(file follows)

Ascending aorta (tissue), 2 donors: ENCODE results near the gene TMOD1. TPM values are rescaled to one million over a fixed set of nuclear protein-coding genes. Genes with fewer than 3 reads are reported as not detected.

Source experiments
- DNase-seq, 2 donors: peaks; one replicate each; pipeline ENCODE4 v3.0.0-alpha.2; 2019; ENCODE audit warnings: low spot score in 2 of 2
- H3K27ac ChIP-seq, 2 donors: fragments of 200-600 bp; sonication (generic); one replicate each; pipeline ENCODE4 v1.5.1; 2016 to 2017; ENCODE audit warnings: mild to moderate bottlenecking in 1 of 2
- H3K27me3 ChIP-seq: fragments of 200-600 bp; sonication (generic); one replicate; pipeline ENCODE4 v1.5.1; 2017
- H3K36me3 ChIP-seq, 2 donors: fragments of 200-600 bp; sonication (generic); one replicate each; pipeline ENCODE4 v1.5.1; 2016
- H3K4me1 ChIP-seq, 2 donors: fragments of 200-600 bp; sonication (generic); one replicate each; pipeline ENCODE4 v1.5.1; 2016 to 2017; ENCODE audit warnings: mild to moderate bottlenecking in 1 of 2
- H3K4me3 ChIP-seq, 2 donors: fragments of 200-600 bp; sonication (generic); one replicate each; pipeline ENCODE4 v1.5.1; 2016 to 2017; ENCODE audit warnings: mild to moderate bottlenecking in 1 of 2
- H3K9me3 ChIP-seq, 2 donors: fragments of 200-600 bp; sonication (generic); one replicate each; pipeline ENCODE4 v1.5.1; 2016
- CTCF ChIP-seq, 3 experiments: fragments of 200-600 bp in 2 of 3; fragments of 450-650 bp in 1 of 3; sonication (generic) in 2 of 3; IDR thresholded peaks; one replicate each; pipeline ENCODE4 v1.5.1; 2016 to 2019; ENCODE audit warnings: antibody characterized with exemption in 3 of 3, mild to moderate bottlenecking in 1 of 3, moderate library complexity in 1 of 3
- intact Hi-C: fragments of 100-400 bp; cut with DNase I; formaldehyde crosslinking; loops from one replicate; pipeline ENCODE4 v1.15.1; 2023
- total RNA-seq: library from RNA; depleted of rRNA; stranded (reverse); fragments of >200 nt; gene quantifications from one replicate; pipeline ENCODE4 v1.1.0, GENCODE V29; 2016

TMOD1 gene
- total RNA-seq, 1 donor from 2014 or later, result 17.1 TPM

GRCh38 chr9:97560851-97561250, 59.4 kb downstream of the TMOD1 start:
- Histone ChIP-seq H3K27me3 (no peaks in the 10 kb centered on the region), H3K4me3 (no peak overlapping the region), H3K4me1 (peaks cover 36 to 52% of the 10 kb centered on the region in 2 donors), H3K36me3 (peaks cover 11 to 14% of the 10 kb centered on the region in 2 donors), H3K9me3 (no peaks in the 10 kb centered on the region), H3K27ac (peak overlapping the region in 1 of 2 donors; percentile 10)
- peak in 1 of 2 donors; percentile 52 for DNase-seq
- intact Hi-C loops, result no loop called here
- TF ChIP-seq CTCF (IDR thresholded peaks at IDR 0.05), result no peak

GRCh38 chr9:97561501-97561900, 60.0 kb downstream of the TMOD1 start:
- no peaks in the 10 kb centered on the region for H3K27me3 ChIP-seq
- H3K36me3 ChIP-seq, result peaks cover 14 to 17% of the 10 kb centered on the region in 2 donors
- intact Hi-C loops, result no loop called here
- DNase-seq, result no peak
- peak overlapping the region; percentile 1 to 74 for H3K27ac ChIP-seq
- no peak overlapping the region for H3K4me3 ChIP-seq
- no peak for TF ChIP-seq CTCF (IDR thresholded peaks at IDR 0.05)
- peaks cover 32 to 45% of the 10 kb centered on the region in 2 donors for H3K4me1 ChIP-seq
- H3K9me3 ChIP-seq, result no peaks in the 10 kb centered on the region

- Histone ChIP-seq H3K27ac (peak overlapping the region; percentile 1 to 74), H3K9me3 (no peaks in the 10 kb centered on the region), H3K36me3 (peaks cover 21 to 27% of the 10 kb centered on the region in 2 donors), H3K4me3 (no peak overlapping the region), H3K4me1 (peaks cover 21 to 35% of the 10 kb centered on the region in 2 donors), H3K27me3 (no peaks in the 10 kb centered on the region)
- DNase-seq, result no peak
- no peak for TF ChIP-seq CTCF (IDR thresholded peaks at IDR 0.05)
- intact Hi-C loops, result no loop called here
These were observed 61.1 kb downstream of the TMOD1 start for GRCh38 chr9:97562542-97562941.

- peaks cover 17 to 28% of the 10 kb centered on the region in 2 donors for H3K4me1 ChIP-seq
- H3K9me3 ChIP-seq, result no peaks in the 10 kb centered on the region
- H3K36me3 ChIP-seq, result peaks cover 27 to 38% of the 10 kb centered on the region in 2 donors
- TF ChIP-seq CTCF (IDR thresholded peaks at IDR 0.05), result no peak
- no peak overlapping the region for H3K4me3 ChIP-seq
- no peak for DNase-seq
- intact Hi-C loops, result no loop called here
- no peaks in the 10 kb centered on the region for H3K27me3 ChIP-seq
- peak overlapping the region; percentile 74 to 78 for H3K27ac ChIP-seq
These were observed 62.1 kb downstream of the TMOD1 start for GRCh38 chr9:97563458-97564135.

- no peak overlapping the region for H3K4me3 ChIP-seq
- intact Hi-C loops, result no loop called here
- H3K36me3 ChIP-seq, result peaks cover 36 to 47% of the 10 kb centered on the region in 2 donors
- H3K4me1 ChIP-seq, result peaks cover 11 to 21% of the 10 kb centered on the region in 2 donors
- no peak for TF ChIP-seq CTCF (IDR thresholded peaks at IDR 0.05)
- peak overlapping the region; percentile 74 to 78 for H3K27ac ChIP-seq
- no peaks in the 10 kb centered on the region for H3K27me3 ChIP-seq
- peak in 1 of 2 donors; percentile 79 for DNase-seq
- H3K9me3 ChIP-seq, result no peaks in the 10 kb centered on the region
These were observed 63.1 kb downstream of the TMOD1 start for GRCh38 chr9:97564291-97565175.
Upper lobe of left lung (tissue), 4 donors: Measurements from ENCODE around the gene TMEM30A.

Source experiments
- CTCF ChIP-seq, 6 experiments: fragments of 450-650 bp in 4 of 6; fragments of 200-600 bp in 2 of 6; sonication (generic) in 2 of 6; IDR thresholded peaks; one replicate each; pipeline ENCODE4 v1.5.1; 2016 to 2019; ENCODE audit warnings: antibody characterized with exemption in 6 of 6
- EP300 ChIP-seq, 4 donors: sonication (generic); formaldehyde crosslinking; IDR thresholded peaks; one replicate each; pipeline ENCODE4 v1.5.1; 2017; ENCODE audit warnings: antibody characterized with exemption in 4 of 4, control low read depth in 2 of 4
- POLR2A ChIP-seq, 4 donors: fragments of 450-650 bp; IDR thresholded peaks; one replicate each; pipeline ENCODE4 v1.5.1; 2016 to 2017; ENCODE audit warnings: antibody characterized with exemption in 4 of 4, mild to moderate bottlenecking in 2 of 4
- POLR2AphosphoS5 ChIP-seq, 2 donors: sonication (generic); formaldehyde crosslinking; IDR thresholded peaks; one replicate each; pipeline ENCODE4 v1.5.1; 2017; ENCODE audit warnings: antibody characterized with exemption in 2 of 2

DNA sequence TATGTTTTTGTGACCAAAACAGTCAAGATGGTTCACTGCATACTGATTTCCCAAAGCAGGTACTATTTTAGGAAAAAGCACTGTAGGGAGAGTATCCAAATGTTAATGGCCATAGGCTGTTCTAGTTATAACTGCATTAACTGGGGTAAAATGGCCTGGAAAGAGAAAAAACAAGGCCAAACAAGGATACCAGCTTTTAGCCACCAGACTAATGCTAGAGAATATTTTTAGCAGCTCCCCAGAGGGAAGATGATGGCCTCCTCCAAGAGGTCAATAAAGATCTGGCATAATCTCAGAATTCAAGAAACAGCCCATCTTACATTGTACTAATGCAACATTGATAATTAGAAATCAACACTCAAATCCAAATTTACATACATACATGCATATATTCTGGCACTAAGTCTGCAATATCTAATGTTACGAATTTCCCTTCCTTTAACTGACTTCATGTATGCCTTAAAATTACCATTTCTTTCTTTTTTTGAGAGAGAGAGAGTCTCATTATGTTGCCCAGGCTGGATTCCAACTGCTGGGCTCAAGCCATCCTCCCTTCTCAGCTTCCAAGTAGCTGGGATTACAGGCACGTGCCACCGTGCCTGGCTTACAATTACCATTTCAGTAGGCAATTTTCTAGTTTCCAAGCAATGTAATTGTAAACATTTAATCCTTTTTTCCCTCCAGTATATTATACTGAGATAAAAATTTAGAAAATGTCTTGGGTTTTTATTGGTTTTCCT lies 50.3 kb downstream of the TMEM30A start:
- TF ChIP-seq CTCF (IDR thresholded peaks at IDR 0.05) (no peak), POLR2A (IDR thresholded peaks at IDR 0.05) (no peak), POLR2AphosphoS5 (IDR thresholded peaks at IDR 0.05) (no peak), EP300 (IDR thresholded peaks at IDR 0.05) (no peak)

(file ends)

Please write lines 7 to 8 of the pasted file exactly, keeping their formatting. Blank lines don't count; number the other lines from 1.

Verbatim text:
- H3K4me1 ChIP-seq, 2 donors: fragments of 200-600 bp; sonication (generic); one replicate each; pipeline ENCODE4 v1.5.1; 2016 to 2017; ENCODE audit warnings: mild to moderate bottlenecking in 1 of 2
- H3K4me3 ChIP-seq, 2 donors: fragments of 200-600 bp; sonication (generic); one replicate each; pipeline ENCODE4 v1.5.1; 2016 to 2017; ENCODE audit warnings: mild to moderate bottlenecking in 1 of 2